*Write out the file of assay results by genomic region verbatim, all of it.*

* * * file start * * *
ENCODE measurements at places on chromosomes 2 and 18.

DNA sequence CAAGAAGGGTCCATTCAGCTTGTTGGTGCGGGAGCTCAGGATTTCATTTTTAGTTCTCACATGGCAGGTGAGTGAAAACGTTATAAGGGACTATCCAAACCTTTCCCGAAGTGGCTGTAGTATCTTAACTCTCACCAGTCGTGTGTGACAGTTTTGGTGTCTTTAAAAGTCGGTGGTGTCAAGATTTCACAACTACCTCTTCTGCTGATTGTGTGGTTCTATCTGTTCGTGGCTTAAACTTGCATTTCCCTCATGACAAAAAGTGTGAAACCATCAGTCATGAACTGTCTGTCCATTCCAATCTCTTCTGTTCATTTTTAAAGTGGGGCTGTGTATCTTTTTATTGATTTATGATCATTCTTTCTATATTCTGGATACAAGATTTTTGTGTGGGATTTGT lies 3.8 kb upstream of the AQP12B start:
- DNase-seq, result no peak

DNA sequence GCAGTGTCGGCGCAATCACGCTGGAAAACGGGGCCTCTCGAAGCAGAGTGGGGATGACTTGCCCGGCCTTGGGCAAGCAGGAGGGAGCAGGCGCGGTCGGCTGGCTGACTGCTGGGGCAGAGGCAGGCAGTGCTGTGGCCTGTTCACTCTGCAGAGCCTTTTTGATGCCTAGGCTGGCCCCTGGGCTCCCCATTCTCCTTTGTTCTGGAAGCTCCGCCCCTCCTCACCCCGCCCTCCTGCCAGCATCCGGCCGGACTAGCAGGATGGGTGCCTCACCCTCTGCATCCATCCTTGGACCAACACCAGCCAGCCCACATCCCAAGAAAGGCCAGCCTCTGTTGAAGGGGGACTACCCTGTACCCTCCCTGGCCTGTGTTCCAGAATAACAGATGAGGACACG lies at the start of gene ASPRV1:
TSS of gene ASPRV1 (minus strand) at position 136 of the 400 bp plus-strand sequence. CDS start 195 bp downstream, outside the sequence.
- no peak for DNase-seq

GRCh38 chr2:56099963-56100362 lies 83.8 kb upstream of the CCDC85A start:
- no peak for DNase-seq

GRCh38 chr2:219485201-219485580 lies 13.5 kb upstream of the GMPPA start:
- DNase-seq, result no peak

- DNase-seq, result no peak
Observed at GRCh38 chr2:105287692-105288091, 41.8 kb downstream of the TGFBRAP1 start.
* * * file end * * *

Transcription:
ENCODE measurements at places on chromosomes 2 and 18.

DNA sequence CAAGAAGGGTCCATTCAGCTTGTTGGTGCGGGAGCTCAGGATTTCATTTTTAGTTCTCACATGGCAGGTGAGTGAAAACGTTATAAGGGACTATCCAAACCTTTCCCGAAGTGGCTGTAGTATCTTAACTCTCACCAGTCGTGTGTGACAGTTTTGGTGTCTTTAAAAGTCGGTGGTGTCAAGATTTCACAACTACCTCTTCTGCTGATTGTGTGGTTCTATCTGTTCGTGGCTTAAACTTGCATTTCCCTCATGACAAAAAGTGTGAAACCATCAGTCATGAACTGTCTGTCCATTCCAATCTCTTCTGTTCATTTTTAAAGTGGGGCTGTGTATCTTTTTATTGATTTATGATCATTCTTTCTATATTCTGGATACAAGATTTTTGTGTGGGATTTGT lies 3.8 kb upstream of the AQP12B start:
- DNase-seq, result no peak

DNA sequence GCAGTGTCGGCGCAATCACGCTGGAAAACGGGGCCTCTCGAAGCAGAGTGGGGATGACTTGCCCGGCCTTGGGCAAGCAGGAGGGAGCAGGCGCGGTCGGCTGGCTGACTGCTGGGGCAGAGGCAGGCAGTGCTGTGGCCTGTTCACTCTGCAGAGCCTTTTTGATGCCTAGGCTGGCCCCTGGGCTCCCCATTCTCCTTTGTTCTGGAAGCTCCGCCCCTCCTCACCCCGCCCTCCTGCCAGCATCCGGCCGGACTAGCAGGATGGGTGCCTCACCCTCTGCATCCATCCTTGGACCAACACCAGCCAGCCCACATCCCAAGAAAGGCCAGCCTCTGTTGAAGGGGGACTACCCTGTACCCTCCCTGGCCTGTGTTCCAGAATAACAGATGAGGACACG lies at the start of gene ASPRV1:
TSS of gene ASPRV1 (minus strand) at position 136 of the 400 bp plus-strand sequence. CDS start 195 bp downstream, outside the sequence.
- no peak for DNase-seq

GRCh38 chr2:56099963-56100362 lies 83.8 kb upstream of the CCDC85A start:
- no peak for DNase-seq

GRCh38 chr2:219485201-219485580 lies 13.5 kb upstream of the GMPPA start:
- DNase-seq, result no peak

- DNase-seq, result no peak
Observed at GRCh38 chr2:105287692-105288091, 41.8 kb downstream of the TGFBRAP1 start.